The words are familiar ones, thanks in large part to their inclusion in “A Charlie Brown Christmas.” Linus recites it to America every year on national television.
It’s Luke chapter 2, the birth of Christ being announced to the shepherds. It’s fitting that it be widely and indiscriminately read to our whole society, because the message to the shepherds is exactly that kind of announcement: the proclamation of the royal birth of the King of the World to some normal working guys who were on the job. Nothing exclusive or secret, a message of Good News to anyone that wants to hear it, about a Savior who comes for everyone.
Why the shepherds? What made them special enough to receive this personal heavenly missive? As far as Luke lets on, nothing. They are special in that they are highly ordinary. We don’t know their names, we don’t know their faith, we just know that they hear this wonderful message. Luke is showing his readers that the Messiah has come for average working people, for anyone who will receive the message with gladness. The Good News isn’t for the elite, it’s for everyone.
I can’t speak for you, but when I read the part about “The glory of the Lord shone around them”, I always pictured a bright light. A host of angels is pretty impressive, so it would make sense that as heavenly beings they would be surrounded by light. I paid closer attention to that wording this year, and noticed something much bigger. In the Old Testament when the “glory of the Lord” is mentioned, it always meant God’s presence. (Ex. 33:12-23 is one of many examples.) This appears most often in reference to God’s presence filling the Temple (Ex. 40:34-38). At the time of Christ’s birth, God’s presence hadn’t been seen in Israel for centuries. When the exiles returned and rebuilt the temple, God’s glory is noticeably absent (Ezra 6:13-22). The Israelites continued worshipping God, but the glory of His presence wasn’t manifested. Until the birth of Jesus.
I don’t think I can emphasize enough how much God’s glory appearing to a group of normal people was just not a thing. God’s presence would appear to individuals with a calling to leadership like Abraham and Moses, and the prophets received the Holy Spirit to be able to communicate to the people on God’s behalf, but it didn’t happen to random people in a mundane setting. What happens with the shepherds is entirely unprecedented! God Himself was drawing near to earth to participate in sharing a message of great joy that would be for all people. The angels aren’t the main event, they’re the entourage.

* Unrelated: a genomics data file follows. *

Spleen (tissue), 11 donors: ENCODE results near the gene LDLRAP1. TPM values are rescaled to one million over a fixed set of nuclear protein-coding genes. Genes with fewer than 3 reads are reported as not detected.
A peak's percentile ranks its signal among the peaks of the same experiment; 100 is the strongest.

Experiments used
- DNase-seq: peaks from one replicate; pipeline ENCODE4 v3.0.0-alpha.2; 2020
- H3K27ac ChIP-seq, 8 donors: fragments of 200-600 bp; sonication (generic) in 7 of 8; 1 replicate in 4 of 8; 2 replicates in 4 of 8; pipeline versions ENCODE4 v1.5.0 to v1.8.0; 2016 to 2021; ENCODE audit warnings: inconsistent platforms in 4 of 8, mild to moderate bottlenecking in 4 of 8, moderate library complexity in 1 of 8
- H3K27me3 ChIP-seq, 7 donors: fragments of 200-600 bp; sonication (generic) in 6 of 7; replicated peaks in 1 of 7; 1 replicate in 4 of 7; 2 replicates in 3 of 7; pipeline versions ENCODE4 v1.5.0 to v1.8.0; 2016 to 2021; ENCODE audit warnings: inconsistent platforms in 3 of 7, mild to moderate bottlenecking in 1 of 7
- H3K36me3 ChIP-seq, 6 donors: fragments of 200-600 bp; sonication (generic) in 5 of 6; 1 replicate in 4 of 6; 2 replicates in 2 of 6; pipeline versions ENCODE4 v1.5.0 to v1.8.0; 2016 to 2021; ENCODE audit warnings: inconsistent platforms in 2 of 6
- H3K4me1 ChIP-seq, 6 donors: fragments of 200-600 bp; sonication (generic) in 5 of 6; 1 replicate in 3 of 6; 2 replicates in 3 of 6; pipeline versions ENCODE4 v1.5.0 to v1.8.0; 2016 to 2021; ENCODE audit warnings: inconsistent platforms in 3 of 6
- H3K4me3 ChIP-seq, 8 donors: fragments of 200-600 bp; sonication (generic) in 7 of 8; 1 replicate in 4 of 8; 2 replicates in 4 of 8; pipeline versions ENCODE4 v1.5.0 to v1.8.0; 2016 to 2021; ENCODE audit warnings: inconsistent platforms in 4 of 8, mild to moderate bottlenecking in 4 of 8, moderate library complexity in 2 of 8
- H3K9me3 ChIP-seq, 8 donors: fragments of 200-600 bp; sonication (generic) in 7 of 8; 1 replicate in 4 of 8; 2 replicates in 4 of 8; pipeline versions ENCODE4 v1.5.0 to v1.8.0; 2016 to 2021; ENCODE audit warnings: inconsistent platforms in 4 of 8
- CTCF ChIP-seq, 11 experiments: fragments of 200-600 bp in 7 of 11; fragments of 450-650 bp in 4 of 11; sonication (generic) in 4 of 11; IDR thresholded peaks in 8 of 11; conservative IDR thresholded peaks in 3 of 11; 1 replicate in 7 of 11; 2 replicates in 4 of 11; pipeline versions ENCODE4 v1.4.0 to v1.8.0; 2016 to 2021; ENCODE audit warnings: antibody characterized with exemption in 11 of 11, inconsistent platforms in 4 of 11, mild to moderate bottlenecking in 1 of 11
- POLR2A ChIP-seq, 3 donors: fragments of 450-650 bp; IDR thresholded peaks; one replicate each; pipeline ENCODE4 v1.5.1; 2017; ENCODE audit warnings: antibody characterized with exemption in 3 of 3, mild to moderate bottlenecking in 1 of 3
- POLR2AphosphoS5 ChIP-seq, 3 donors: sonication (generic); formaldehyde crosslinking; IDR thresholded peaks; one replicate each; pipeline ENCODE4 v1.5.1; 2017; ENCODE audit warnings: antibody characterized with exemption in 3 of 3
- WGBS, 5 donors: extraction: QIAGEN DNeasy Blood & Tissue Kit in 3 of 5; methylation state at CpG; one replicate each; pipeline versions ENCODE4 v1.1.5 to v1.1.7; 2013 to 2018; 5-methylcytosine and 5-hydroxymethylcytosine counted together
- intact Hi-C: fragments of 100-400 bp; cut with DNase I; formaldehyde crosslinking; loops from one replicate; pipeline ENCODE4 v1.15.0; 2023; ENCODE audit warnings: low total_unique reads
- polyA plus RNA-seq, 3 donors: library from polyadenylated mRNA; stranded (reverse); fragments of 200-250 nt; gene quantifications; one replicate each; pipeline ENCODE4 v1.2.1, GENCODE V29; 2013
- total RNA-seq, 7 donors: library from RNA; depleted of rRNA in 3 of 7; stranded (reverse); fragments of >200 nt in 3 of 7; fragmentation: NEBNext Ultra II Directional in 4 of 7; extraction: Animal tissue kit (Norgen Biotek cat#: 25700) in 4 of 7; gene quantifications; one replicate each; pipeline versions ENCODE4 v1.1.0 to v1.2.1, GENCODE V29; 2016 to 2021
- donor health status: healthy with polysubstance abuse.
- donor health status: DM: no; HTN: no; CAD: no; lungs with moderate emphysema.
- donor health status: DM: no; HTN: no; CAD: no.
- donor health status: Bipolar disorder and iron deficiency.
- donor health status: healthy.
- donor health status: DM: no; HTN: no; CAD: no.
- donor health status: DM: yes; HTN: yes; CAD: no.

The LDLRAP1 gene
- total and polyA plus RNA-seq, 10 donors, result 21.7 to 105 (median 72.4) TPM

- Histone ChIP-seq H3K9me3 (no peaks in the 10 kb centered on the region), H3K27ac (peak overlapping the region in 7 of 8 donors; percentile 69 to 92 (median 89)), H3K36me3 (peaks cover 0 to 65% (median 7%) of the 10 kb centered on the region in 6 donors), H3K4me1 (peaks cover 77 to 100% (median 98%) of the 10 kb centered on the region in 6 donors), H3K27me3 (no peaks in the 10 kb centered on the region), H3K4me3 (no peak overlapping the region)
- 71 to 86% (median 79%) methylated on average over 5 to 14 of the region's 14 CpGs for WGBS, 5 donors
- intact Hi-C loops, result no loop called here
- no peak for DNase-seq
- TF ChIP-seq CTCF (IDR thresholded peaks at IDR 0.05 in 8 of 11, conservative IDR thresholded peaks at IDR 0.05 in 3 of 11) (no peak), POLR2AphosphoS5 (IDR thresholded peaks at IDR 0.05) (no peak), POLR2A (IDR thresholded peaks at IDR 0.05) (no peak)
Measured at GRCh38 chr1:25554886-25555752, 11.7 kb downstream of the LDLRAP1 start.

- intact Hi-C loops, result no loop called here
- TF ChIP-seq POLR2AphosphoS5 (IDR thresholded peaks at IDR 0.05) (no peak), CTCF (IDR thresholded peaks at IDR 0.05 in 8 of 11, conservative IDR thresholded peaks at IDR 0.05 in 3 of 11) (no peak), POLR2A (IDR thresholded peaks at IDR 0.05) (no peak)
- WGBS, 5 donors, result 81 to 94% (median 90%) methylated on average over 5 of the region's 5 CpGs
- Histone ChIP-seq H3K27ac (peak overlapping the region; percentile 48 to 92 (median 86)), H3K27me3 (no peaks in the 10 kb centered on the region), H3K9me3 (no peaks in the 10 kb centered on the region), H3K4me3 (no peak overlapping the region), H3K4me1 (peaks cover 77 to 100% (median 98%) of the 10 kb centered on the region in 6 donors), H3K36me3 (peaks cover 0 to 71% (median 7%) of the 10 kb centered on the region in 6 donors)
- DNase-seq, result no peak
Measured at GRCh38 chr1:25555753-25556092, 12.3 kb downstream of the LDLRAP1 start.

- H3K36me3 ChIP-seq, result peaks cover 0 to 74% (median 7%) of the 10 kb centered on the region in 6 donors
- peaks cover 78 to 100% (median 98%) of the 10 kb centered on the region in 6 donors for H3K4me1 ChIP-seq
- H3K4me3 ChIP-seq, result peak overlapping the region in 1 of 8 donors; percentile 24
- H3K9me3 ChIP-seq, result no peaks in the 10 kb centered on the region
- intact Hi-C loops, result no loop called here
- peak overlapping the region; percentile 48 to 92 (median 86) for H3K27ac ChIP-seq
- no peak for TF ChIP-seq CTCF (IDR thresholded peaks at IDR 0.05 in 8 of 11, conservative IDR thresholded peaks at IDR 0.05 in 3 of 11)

This would roughly be like the President of the United States calling me to say that he is making a visit to Pittsburgh and he wanted to let me know that he’s staying downtown at the Super 8 if I wanted to stop by. POTUS doesn’t need to care about who I am and I don’t need to be involved in matters of State. Blue collar shepherds shouldn’t need to be involved in the royal birth of the King of the world. In earthly terms they’re unimportant. But this is a different kind of world leader, and His is a different kind of Kingdom. Christ came to remove the veil of separation that stood between us and God. This would be fully accomplished on the cross when Jesus would reverse the powers of death and separation (Matt. 27:50-54). And yet even at His birth, the veil was growing thin. Christ’s coming was so powerful that the gap between heaven and earth immediately narrowed. The Lord’s presence drew near as a foreshadow of the full reconciliation that was to come.
Have you read or seen “The Lion, the Witch, and the Wardrobe”? In this story by C.S. Lewis there is a White Witch who represents the powers of evil and death, and she has a strangle-hold on the world of Narnia. She has created an everlasting winter in their land, where “it’s always winter, and never Christmas.” When the Christ-figure, Aslan, begins to make his way back into Narnia, the snow starts to melt and Father Christmas finds his way in to deliver the overdue gifts. When the creatures see the power of the witch weakening and being beaten back, they say to each other, “Aslan is on the move.” And so it was with the shepherds. They were witnesses to the powers of sin and darkness growing weak. God was near, Christ was on the move, everything was about to change forever.
“Christmas sends a death notice to all systems of oppression and injustice, every force that perpetuates the darkness of sin. An angel choir sang their joyous hymn, announcing the Good News, not to the powerful and privileged, but to those who had nothing else to hope in but the One Great Hope that God would come to rescue us from ourselves. The King, who sits on the throne, says, “Behold, I am making all things new!” This is why we celebrate.”
~ Sam Levy, CCO staff at Slippery Rock University